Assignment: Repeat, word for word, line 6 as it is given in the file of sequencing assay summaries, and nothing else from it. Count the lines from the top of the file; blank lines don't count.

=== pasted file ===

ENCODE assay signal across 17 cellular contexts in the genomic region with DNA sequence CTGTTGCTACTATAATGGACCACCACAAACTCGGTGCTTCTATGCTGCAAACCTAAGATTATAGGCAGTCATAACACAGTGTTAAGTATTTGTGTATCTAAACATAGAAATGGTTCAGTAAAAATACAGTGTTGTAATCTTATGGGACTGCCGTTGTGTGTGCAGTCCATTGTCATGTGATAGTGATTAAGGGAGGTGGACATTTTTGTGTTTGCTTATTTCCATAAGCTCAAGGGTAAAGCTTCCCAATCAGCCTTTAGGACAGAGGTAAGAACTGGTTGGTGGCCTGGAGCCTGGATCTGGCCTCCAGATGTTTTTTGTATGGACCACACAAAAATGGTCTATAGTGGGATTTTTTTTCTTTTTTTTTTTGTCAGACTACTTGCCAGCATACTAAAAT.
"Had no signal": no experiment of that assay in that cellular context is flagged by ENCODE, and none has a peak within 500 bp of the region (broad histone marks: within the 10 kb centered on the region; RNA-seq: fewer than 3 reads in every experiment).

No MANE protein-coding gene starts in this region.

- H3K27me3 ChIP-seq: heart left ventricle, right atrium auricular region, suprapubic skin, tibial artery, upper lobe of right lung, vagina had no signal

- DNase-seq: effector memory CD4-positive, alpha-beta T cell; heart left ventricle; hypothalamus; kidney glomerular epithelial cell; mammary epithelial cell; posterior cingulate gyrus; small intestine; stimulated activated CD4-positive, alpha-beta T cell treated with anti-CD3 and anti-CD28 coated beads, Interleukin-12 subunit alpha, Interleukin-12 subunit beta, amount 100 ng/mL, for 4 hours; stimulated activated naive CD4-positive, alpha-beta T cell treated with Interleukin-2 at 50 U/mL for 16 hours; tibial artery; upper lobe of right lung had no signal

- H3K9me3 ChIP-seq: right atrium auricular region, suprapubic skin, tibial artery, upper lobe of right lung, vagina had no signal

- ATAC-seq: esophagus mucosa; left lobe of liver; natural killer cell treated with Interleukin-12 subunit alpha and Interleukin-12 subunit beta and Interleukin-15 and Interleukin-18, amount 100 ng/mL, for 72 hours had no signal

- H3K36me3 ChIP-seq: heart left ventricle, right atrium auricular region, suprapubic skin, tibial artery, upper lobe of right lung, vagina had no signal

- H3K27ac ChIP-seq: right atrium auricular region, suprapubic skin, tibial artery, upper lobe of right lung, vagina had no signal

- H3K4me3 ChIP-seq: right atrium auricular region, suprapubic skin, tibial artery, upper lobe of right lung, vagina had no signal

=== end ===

- H3K9me3 ChIP-seq: right atrium auricular region, suprapubic skin, tibial artery, upper lobe of right lung, vagina had no signal